Anorak News | Le Cockerel Crows

Le Cockerel Crows

by | 4th, June 2004

‘EVERYONE in sport likes a challenge, whether it be Jocky Wilson trying to get through a leg of darts without a drink, Emile Heskey trying not to fall over for a whole match or Ashley Giles trying to spin a spinning top.

‘Allez, Le Tigre!’

But few people can relish a challenge as much as Jacques Santini, coach of the French national team and from next season coach of, er, Tottenham Hotspur.

After a summer of trying to guide the likes of Zinedine Zidane, Thierry Henry and Robert Pires to Euro 2004 glory, Santini will try to lead the likes of Mark Yeates, Gary Doherty and Anthony Gardner to Premiership success.

By which, we mean a finish higher than the 14th place they achieved last season.

No wonder the papers are somewhat agog at Santini’s decision, although the Mirror headline, “Henry Plays For Spurs”, is a very bizarre interpretation.

The Mail reaches deep into its French lexicon to come up with “Sacre Bleu!” and tries to hide its surprise by insisting that Santini was not on Spurs’ original shortlist.

“There were,” it adds, “immediate suggestions that it was a panic appointment following the club’s series of high-profile rebuffs in their quest for a long-term successor to Glenn Hoddle.”

This would explain why none of the newspapers predicted the move until the Mirror mentioned his name alongside those of Claudio Ranieri and Martin Jol.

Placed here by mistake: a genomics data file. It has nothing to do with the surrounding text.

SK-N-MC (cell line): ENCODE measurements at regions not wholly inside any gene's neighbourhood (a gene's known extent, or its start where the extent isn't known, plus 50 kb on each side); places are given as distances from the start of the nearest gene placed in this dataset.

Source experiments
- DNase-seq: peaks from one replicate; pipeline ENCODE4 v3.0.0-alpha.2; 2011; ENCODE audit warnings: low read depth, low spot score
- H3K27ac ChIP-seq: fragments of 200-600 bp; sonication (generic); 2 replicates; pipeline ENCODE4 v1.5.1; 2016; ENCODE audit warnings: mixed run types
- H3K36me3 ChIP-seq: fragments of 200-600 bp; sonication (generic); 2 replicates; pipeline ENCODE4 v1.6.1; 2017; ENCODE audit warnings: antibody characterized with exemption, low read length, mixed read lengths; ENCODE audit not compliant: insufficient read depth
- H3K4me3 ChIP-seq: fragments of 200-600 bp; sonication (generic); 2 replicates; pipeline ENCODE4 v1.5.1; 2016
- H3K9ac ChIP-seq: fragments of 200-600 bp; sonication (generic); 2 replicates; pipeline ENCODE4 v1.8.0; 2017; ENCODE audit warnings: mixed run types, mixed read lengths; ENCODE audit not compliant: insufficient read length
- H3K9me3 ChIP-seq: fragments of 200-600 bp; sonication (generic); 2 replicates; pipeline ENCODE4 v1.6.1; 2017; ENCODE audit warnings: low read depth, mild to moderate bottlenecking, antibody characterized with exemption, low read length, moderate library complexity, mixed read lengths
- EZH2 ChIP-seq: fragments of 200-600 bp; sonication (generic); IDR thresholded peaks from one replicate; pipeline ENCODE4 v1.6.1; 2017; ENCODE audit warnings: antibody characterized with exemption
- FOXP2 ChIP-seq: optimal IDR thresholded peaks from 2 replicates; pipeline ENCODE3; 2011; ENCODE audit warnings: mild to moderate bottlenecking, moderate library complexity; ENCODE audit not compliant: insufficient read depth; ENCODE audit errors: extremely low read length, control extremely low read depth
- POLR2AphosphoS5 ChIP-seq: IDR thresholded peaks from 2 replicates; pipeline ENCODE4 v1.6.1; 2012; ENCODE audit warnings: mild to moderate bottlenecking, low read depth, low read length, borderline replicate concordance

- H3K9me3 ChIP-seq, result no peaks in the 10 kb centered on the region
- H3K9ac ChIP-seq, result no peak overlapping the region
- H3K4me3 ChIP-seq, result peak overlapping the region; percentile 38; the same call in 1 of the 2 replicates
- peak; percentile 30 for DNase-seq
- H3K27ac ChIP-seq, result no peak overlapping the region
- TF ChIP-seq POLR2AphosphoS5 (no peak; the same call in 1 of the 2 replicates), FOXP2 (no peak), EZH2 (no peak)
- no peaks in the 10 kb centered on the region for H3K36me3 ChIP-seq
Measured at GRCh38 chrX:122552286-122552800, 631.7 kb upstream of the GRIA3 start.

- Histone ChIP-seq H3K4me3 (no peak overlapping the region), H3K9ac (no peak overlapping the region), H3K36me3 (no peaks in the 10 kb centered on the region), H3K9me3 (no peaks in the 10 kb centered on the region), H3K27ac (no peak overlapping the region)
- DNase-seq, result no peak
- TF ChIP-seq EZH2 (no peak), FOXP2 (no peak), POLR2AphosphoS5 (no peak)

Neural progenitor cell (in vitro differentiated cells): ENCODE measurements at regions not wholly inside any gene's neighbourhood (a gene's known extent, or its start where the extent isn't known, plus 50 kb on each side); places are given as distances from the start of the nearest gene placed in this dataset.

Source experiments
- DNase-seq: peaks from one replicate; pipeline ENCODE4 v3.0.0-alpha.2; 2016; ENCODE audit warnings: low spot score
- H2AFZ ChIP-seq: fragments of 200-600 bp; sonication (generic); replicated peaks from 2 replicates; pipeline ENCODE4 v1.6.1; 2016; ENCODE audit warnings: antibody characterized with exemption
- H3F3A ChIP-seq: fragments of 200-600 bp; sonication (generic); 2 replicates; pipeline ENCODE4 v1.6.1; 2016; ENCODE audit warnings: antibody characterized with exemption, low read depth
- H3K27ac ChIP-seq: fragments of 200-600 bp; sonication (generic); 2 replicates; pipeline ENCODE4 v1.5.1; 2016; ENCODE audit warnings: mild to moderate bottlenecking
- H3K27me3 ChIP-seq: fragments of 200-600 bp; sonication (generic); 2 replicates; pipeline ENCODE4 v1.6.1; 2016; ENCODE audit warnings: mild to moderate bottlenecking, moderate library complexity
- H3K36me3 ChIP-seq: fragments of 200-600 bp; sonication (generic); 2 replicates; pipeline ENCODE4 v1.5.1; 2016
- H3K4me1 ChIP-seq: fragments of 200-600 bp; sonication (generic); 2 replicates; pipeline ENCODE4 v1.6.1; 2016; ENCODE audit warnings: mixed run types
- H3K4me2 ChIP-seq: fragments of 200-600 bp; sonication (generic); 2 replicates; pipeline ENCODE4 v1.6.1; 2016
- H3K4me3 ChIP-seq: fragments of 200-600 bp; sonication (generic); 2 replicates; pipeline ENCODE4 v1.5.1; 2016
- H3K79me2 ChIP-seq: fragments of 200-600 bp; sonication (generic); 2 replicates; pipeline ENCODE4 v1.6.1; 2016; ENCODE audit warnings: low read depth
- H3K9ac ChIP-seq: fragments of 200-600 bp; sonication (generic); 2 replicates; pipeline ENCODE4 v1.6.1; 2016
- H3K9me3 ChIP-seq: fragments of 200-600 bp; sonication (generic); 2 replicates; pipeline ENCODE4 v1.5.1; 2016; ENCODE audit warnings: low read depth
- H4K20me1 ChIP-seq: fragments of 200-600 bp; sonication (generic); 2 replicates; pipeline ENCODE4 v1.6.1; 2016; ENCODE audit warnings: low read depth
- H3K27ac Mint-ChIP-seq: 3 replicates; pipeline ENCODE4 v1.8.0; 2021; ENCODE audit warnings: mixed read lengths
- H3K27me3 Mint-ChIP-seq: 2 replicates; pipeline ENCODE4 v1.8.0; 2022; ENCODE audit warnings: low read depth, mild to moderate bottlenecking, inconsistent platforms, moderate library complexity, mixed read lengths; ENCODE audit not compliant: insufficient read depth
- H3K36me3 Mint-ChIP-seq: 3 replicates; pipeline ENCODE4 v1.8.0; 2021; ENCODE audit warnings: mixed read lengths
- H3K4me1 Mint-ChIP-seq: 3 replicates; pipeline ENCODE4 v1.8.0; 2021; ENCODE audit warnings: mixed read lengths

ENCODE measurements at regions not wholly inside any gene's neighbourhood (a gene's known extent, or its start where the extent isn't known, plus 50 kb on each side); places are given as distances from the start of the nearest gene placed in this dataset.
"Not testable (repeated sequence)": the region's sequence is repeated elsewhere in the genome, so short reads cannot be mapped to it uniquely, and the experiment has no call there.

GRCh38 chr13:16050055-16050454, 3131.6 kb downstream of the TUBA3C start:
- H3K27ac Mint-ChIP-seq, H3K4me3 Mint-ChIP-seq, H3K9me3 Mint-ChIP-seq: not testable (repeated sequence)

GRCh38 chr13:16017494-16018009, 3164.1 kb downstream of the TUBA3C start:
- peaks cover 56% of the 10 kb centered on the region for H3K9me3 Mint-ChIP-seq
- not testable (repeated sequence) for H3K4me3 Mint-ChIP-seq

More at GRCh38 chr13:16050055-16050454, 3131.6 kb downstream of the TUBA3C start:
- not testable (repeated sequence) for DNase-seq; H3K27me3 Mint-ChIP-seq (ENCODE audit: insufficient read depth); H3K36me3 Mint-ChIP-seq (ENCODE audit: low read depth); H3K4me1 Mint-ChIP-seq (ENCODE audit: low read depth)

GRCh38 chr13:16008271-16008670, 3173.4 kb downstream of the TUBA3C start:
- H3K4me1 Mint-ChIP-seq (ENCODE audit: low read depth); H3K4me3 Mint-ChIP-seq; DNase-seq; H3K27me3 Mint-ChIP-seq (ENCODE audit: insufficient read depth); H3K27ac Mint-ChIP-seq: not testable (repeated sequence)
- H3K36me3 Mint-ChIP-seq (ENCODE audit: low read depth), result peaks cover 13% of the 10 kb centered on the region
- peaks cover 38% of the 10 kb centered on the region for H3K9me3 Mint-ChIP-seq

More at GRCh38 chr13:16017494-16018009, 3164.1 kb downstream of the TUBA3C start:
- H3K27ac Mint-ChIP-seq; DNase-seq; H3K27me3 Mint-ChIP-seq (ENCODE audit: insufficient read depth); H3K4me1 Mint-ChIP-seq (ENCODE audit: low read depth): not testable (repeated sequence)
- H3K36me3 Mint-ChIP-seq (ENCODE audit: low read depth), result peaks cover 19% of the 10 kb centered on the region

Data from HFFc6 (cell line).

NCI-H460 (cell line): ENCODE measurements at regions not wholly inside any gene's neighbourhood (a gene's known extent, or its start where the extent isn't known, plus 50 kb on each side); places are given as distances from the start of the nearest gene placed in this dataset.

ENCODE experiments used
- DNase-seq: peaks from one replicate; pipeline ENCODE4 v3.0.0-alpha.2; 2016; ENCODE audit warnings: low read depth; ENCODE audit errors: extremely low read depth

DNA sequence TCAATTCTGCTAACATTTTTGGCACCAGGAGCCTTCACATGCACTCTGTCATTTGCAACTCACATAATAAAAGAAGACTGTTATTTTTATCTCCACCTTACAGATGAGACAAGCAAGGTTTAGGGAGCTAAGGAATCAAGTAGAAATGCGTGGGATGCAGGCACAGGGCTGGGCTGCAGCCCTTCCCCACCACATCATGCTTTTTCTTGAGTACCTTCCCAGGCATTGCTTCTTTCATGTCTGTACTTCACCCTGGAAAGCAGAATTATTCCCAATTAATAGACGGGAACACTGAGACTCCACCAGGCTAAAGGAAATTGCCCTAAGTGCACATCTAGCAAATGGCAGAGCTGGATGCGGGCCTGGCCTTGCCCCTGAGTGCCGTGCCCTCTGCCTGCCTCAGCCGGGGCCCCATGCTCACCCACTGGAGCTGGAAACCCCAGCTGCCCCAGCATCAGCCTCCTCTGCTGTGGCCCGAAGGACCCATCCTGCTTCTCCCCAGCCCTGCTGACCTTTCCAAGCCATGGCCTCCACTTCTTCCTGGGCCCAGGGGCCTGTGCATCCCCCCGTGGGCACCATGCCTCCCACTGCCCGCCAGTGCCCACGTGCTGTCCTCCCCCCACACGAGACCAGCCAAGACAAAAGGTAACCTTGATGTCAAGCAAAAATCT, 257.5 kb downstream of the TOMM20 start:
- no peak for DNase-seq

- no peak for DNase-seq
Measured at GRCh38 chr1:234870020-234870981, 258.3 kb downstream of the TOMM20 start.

But as panic appointments go, one suspects that Spurs could have done a lot worse than a man who has guided France to eight wins out of eight in qualifying for Portugal.

And it at least brings to an end a search for a manager that had been going on so long that it would not have been a surprise had Glenn Hoddle, the reasons for his sacking lost in the fog of time, been reappointed to the post.

From Frenchmen in England, however, we turn our attention to an Englishman in France.

That’s right- Le Tigre, as the French have not yet learnt to call Tim Henman, today bids to reach his first Grand Slam final as he plays Guillermo Coria on the Roland Garros clay.

The task facing him is, says the Express, a “formidable” one – Coria has lost just once in his last 37 outings on the surface.

But although the paper says the swell of Henmania has not carried across the Channel, with Roland Garros christened “Terre Du Gaucho” by a French newspaper after the three Argentinians in the men’s semi-finals, Tim knows we’ll all be putting on our plastic Union Jack hats and waving our miniature flags as he steps onto court.

“Come on, Timmy!” as we like to scream on Henman Hill…’

Posted: 4th, June 2004 | In: Back pages Comment | TrackBack | Permalink